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How to Get your Deposit Back as a Tenant

By: Lorna Elliott LLB (hons), Barrister - Updated: 5 Mar 2013 |
Deposit Money Back Tenant Landlord Costs

The law relating to tenancy deposits for assured shorthold tenancies changed on 6th April 2007. From that date all new, renewed or replaced tenancies must be covered by the Deposit Protection Scheme. The new legislation is intended to resolve disagreements between tenants and landlords related to the return of the deposit.

There are severe penalties for the landlord in the case of non-compliance – they can be made to pay the tenant three times the value of the initial deposit. There are two types of scheme: the custodial scheme and the insurance scheme.

Custodial Scheme

Under this scheme, the deposit is paid to the Deposit Protection Service, which retains the deposit for the whole tenancy. It is the only custodial scheme, which is funded entirely by the interest earned on the deposits it holds.

The landlord (or agent) must provide the tenant, within 14 days of the start of the tenancy, details as to the deposit scheme, the purpose of the deposit scheme, the landlord’s details, how to apply to get their money back and what to do in the event of a dispute over the deposit.

If there is no dispute at the end of the tenancy, the deposit is divided (if this has been agreed, e.g. to cover cleaning costs) and returned as appropriate. If there is a dispute, the scheme retains the full deposit until such time as an agreement is reached whether through dispute resolution or determination through the courts.

Insurance-Based Schemes

There are two providers who offer this type of deposit protection: The Tenancy Deposit Scheme (TDS) and Tenancy Deposit Solutions Ltd (TDSL.) The main difference with this scheme is that instead of paying the deposit to the scheme, the landlord pays an insurance premium to the scheme. However, the deposit scheme still retains responsibility for the deposit.

As with the custodial scheme, the landlord (or agent) has to provide certain details to the tenant within 14 days of the commencement of the tenancy. These include the details of the deposit scheme and its purpose, how to apply for their money back, the terms and conditions of the scheme and what to do in the event of a dispute – as well as contact details of the landlord (or agent.)

Tips For Getting Your Money Back

When you move into a property, make sure you check the inventory thoroughly before you sign it. If your property is managed by a lettings agency, they may appoint a representative to inspect the property at the time you move in and take photographs of it to prove the condition it was in at the start of the tenancy.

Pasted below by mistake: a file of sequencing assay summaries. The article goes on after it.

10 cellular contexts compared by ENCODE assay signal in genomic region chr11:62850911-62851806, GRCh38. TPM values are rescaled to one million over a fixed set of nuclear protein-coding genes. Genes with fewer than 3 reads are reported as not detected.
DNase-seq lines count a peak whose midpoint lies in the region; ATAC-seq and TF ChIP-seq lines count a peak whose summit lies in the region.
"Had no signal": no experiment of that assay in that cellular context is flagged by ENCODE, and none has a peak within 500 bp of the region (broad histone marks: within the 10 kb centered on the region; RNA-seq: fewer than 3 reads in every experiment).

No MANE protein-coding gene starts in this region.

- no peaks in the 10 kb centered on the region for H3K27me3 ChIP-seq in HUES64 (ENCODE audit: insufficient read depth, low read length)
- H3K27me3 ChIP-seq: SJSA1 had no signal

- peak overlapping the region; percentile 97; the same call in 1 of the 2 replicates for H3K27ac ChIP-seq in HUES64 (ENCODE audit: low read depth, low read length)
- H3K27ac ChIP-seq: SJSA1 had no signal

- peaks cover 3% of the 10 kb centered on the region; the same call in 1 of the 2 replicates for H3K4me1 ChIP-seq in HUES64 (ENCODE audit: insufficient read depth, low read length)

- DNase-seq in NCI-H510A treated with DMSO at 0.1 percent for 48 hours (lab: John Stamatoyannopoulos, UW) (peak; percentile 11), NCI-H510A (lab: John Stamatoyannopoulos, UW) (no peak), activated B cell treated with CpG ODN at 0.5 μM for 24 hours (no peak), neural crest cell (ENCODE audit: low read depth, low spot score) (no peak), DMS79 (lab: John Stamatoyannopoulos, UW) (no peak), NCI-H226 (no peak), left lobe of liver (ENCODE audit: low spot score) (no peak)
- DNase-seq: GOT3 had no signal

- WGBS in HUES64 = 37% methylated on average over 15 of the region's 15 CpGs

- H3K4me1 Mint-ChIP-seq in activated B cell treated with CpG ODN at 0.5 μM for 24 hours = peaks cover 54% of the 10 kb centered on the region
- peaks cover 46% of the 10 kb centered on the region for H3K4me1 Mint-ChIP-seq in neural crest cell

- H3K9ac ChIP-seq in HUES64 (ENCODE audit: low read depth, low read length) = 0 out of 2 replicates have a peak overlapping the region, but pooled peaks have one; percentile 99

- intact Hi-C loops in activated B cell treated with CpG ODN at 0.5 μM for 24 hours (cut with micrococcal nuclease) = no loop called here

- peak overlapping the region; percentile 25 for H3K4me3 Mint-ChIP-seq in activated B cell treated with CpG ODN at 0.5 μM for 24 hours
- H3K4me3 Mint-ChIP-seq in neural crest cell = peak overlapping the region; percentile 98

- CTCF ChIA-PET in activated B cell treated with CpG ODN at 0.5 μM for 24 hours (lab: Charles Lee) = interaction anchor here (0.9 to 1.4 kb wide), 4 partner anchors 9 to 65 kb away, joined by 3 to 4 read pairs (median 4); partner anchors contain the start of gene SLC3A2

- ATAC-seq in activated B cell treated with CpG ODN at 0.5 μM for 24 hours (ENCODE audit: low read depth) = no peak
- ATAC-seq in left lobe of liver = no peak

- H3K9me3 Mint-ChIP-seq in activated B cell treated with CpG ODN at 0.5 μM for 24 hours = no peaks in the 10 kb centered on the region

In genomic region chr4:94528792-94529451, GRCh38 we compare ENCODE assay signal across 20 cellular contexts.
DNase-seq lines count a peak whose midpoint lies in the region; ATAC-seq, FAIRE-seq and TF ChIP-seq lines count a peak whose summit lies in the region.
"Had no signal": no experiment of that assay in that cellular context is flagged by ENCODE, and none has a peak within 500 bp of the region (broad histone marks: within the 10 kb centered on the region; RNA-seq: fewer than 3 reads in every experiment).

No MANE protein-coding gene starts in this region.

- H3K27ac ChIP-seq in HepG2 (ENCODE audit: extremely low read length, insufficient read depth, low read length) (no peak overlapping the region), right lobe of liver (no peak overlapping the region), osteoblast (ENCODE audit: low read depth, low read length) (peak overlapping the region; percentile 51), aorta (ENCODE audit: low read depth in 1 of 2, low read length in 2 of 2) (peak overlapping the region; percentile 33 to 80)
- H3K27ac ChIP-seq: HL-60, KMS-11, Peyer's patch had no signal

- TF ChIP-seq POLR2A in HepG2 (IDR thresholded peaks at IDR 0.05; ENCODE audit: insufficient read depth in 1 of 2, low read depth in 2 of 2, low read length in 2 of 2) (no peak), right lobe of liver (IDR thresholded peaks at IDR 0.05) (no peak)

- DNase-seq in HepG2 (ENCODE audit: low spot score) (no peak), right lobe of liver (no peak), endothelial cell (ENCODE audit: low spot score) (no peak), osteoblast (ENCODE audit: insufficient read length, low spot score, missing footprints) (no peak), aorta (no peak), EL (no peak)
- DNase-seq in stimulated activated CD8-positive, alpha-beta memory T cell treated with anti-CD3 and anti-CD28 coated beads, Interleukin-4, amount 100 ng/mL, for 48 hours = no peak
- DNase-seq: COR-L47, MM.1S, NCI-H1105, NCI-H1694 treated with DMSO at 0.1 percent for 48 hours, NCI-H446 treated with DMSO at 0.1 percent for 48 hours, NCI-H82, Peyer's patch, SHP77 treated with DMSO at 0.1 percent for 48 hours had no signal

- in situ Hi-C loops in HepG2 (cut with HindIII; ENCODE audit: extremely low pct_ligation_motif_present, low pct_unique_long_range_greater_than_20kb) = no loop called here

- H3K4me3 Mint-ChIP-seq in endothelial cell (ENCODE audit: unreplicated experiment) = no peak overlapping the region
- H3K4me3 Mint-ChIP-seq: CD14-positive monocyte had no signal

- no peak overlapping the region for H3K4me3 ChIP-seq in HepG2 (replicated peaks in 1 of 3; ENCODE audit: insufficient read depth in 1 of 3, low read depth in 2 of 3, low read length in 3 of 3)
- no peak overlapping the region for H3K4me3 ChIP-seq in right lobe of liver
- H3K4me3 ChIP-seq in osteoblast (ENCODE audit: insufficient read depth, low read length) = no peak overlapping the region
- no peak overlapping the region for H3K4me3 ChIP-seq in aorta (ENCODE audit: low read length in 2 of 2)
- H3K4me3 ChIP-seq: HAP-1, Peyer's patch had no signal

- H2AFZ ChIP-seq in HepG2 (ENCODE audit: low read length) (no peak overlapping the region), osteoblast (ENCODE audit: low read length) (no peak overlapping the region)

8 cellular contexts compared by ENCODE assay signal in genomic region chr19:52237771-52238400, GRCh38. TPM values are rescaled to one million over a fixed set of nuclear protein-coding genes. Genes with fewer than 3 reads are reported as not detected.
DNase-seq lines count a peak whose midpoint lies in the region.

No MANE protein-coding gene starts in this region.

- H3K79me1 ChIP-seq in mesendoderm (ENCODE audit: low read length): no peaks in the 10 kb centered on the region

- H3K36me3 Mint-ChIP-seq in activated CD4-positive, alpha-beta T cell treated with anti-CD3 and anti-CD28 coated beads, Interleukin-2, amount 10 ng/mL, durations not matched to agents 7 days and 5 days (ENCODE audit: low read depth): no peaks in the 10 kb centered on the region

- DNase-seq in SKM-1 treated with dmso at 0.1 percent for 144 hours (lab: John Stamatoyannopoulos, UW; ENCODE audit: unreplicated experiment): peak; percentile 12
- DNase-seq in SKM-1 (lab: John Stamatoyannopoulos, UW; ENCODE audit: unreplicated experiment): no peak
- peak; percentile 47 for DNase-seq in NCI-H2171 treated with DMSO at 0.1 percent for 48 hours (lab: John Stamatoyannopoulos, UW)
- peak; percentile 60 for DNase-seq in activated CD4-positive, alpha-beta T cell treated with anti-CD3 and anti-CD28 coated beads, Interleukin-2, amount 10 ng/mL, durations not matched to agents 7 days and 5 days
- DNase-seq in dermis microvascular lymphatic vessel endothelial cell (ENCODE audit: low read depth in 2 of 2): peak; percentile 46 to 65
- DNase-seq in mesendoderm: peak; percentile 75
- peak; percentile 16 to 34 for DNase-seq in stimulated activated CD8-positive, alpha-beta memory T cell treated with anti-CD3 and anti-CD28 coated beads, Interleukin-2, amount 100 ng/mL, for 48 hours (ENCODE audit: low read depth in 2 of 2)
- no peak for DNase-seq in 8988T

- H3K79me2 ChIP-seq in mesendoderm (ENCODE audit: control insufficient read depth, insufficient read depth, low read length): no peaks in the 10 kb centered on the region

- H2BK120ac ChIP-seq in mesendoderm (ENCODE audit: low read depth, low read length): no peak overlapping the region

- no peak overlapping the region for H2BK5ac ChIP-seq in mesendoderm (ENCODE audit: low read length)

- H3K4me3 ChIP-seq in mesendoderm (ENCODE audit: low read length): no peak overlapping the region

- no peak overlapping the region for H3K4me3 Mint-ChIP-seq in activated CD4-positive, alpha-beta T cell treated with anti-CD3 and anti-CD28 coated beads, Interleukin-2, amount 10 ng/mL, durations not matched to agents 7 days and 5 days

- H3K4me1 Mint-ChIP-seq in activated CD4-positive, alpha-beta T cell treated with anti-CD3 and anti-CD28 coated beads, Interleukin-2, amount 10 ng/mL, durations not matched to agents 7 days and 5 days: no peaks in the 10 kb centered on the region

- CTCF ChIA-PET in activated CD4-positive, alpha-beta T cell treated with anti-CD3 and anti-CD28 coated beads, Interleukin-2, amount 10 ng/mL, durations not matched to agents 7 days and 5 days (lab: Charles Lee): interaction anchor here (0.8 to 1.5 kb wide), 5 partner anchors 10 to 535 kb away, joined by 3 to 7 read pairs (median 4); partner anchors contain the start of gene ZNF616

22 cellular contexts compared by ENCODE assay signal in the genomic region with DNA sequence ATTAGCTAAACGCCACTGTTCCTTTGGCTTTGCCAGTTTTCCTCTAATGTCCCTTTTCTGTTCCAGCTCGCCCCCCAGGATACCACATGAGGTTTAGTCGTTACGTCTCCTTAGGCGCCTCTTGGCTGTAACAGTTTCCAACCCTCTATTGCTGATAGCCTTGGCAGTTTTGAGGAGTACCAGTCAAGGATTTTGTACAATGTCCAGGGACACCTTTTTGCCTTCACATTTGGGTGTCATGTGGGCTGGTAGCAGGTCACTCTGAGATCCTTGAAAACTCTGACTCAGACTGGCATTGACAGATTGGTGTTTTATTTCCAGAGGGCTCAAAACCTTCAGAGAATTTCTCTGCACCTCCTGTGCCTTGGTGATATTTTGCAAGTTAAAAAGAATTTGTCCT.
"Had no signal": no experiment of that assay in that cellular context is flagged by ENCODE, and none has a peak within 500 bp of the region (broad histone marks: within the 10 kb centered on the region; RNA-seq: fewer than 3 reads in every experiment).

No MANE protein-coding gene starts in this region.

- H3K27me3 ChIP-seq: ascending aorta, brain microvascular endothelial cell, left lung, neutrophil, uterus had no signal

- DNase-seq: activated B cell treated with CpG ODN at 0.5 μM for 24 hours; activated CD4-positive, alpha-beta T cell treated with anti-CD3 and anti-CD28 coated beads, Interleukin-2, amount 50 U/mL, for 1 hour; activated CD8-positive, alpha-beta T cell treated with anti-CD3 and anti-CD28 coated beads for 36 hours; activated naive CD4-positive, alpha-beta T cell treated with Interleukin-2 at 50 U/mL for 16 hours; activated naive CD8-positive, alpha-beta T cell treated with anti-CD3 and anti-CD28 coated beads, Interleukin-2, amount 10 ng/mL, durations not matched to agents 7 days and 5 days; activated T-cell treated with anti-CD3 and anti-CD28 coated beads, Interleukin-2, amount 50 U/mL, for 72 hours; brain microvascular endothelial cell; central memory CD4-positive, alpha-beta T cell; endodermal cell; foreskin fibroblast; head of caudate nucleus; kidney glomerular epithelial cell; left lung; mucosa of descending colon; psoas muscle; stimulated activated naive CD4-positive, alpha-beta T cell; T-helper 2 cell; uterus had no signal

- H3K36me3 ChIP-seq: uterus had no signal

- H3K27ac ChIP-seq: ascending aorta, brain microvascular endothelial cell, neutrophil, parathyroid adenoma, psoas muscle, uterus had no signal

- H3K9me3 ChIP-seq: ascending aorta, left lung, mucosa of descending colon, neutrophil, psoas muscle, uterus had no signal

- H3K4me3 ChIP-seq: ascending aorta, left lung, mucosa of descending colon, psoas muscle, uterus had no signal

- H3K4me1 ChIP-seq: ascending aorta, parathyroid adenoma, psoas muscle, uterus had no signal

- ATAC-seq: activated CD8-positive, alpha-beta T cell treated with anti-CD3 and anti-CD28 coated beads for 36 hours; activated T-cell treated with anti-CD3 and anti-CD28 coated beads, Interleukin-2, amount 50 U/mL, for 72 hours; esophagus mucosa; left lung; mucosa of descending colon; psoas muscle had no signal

If there is a problem with the property, for example, water starts to leak through the ceiling, make sure you report this to your landlord or agent as soon as possible. At the end of the tenancy, make sure you leave the property in a clean and tidy state. Although your landlord will probably get the property professionally cleaned after you leave, it will be much harder for them to argue that the property needs professional fumigation, for example!

To protect yourself further, take photographs of the property just before you leave (even better, with a copy of that day’s paper in each picture.) In the event of a dispute, you will be able to prove that was the condition of the property at the end of the tenancy.

Tenancies That Started Before April 2007

The only tenancies that will not apply to the deposit protection scheme are those that started before 6th April 2007, and have not been renewed with a new agreement since then (e.g. if there hasn’t been an increase in rent). If this is the case, at the end of your tenancy you will take the matter up directly with your landlord (or managing agent, if there is one) and determine the matter between yourselves.

If the matter cannot be resolved to your satisfaction, you can take your landlord to court. If, as in most cases, the deposit is under £5000, you would lodge a claim in the Small Claims Court.

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